So sometime between the 1920s and the 1970s, someone — maybe Louis Pappas, one of his children or one of his kitchen workers — stuck a scoop of potato salad in the middle of a Greek salad, maybe as inspiration, maybe as desperation. What is clear is that this innovation is widely known.
I called Xeno Kohilas, owner of Ikaros, a famous Greek restaurant in Baltimore.
"I come from the island of Icaria and we have a convention every year. I went down to Clearwater in 1992. Of course I went to Tarpon Springs, and of course I went to Pappas, and of course I had the salad."
In Kohilas' mind, is this modification genius or scourge?
"A potato is a potato."
So why does he think the tradition started?
"In Greece we do not put potatoes in the Greek salad but I guess they did it to familiarize people with Greek food. To make it more friendly."
That's as good a reason as any.
Contact Laura Reiley at firstname.lastname@example.org or (727) 892-2293. Follow @lreiley on Twitter.
Event Promotes Shop Local
Posted by Jeff Stolbom in Amusement, Craft Beer, Dining, Downtown District, Events, Florida, Food, Shopping, Tarpon Springs, Things To Do, Wine | 0 comments
Join the Tarpon Springs Merchants Association on the first Friday of every month for our First Friday Event!
The event is held in the Downtown District of Tarpon Springs on E. Tarpon Avenue, Hibiscus Street and Safford from 6pm-10pm on the first Friday of every month (excluding January and December). There will be live music, vendors, food concessions, beer, wine and a different theme each month.
May 6th, 2016 is Latin Night!
Love handmade? We have 100 vendors selling everything from soaps...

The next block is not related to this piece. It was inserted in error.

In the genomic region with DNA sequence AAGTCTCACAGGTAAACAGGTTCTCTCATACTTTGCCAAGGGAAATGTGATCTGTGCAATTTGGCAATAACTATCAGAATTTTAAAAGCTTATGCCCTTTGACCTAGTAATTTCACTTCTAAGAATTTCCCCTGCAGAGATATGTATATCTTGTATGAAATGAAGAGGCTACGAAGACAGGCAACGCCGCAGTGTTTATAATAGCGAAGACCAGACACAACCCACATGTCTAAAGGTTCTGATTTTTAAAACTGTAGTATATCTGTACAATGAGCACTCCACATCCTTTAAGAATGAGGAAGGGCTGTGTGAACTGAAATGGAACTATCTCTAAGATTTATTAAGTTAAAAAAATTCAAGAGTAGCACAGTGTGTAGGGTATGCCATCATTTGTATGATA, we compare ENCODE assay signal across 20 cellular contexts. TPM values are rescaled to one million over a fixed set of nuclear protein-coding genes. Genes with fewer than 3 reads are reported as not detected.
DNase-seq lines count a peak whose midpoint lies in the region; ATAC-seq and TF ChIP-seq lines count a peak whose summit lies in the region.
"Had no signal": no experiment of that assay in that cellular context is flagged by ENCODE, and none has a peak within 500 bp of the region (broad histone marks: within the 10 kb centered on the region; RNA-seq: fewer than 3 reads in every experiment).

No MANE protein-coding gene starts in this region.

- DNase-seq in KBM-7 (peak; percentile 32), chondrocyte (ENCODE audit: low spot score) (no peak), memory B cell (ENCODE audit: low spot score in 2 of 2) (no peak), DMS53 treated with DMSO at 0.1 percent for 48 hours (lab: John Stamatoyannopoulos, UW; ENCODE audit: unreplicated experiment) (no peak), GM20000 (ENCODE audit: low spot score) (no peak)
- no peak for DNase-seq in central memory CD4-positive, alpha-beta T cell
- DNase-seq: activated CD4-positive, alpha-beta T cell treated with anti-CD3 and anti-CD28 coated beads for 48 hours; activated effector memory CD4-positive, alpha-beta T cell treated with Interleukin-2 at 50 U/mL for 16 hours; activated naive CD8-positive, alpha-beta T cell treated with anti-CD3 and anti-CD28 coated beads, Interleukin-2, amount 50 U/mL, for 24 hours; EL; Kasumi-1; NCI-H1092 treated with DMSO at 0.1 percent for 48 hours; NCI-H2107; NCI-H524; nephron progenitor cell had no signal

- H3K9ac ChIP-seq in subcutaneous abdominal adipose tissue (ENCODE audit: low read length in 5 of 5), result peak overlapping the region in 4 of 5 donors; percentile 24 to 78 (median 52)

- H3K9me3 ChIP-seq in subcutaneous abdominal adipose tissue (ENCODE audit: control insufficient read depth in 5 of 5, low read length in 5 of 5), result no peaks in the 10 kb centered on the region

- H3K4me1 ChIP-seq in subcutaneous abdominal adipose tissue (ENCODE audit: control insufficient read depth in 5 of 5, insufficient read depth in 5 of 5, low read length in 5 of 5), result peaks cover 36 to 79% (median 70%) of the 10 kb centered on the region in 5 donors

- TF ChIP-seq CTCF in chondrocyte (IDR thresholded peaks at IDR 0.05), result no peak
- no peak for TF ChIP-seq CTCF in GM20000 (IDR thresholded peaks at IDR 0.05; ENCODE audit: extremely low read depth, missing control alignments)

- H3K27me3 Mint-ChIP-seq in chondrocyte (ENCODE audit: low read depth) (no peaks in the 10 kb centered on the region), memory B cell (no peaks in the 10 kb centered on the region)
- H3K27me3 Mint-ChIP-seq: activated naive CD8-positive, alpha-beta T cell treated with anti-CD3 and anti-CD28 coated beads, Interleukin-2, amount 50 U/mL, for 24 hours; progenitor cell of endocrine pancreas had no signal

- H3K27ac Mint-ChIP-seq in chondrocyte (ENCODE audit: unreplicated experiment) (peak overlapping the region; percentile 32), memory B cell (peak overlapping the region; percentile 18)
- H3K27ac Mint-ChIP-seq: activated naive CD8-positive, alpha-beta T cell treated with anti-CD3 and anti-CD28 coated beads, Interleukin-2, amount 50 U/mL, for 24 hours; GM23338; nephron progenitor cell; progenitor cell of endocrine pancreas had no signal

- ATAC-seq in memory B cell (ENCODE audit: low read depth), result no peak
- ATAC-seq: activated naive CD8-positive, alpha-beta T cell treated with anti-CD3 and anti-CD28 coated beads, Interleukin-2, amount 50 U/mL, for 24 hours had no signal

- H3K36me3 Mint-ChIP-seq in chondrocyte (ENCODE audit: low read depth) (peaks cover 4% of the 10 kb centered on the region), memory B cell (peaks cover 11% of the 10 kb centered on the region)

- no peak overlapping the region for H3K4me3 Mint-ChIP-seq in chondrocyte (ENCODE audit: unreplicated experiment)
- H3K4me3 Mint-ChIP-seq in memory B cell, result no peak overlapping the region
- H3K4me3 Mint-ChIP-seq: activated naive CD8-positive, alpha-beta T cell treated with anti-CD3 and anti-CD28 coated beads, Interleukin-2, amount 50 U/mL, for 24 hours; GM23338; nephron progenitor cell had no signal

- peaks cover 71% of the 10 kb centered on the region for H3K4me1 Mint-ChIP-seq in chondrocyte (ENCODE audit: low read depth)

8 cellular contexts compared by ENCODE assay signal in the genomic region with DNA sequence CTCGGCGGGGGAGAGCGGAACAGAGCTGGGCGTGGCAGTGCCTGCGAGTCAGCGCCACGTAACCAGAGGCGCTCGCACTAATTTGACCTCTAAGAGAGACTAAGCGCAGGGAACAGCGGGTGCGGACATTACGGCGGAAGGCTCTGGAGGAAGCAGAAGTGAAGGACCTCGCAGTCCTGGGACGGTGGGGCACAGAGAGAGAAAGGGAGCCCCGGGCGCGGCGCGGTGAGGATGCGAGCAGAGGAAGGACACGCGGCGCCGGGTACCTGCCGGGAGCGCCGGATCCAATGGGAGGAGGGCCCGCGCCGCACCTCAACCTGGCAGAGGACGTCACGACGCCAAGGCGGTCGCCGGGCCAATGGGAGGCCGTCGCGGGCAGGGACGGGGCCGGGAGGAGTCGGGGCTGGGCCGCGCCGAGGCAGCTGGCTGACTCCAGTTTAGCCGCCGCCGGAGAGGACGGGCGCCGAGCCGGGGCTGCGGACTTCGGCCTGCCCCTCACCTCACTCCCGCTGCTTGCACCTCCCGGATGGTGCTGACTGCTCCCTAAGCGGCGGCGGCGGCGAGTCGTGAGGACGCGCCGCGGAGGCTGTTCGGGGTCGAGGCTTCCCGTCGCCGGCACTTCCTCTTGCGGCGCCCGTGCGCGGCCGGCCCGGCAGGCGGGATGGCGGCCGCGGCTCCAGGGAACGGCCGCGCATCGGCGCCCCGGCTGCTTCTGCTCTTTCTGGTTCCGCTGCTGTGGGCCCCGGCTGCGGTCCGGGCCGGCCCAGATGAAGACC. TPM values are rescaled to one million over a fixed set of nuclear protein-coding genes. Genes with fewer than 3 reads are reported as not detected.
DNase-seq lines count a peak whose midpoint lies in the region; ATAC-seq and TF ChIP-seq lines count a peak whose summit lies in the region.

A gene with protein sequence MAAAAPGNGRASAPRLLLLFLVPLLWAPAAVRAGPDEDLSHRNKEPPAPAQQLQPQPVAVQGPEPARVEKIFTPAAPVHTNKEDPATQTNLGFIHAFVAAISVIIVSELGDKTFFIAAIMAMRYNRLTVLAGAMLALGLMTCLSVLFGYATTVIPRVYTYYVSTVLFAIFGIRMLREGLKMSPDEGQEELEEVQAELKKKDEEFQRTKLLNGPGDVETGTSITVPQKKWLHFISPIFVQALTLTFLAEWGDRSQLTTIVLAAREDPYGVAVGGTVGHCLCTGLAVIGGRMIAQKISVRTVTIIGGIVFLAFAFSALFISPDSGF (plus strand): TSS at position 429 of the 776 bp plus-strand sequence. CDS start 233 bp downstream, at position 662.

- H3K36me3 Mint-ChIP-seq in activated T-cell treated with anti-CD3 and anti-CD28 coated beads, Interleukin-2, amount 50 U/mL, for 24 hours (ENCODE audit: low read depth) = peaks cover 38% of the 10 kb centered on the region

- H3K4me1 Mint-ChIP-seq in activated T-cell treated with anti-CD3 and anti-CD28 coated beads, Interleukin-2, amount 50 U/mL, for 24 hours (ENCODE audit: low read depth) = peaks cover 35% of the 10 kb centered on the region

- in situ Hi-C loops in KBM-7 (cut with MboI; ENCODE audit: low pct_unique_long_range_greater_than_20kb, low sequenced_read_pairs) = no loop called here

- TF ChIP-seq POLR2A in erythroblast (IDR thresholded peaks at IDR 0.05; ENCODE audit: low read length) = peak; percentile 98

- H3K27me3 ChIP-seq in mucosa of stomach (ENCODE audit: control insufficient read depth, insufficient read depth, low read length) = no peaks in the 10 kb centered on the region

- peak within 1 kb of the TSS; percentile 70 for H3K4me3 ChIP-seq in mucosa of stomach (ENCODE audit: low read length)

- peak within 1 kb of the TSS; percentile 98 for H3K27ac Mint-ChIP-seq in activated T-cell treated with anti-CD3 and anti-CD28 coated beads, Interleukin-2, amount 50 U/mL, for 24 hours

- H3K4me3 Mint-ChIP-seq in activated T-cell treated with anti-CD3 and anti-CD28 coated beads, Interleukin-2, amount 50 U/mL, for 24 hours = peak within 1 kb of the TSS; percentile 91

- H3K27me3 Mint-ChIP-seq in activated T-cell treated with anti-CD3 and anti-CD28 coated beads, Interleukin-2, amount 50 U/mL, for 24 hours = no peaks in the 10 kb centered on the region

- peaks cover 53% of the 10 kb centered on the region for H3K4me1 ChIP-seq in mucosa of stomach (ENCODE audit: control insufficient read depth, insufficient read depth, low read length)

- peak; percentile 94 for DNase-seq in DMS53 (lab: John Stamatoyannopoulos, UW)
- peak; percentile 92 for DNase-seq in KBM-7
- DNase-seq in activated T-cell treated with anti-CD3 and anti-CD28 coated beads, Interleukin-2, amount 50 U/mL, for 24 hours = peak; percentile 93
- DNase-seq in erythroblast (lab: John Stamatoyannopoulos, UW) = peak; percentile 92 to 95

kettle corn, wood work...you name it! All handmade by our community's talented artisans and artists.
The Tarpon Springs Merchants Association supports the "Shop Local" initiative. There are many people who supplement their income by vending at festivals and markets like ours. For some, it is a hobby that they hope will one day be a full-time venture. Your support and encouragement can help launch the business of their dreams. Before you click the 'Buy It Now" button online, why not see what our local community has to offer? All of our downtown businesses support and carry local art, jewelry, accessories, and many other items. If we don't make a concerted effort to support local, it won't be long before all we have is big box discount stores. How boring would that be?
Many of the local boutiques and galleries have extended hours on the evening of the event. This is a great way to discover the eclectic art galleries, antique stores, boutiques, home decor, furniture & gift stores that Downtown Tarpon Springs has to offer.
Prefer to dine in? The downtown district has award-winning burgers and craft beer at our taverns, breweries and sports bars...
Fine dining, from Modern American to Greek...
with mouth-watering pie...
and strong coffee : )
Bring the kids and enjoy Replay Amusement Museum which houses the largest collection of classic arcade and pinball machines in the Southeast!
Concerned about parking? No worries! Park in the Splash Park parking lot at 508 Live Oak Street and we will bus you to the event. The bus will run from 5pm-10:30pm.
If you are interested in being a vendor
please email tarponspringsflorida@gmail
.com and an application will be emailed to you.
A 10’x10′ booth space is only $20, (additional fee of $15 for electric).
This is a great way to promote your business or product and direct people to your Etsy or online store.
We hope to see you at this fun monthly event!
Take A Virtual Tour Of Tarpon Springs!
Posted by Jeff Stolbom in Amusement, Boat Cruises, Boating, Dining, Downtown District, Events, Florida, News, Shopping, Sponge Docks, Tarpon Springs, Things To Do | 0 comments
Expect The Unexpected
Posted by Jeff Stolbom in Amusement, Boat Cruises, Dining, Downtown District, Events, Florida, Food, Shopping, Sponge Docks, Tarpon Springs, Things To Do, Wine | 0 comments
Expect The Unexpected In Tarpon Springs!
For more information about the unique shops, restaurants, bakeries, taverns, breweries, tours, cruises, events, and more, visit TarponSpringsFloridaUSA.com.
"Like" Tarpon Springs Florida USA on Facebook for frequent updates, specials and event news. Follow @Visit_Tarpon on Twitter.
Expect The Unexpected In Tarpon Springs!
New Restaurant In Downtown Tarpon Springs | Johnny’s Fillin Station & Tap Room
Posted by Jeff Stolbom in Craft Beer, Dining, Downtown District, Florida, News, Tarpon Springs, Wine | 0 comments
Dimitri’s On The Water
Posted by Jeff Stolbom in Dining, Florida, News, Sponge Docks, Tarpon Springs | 0 comments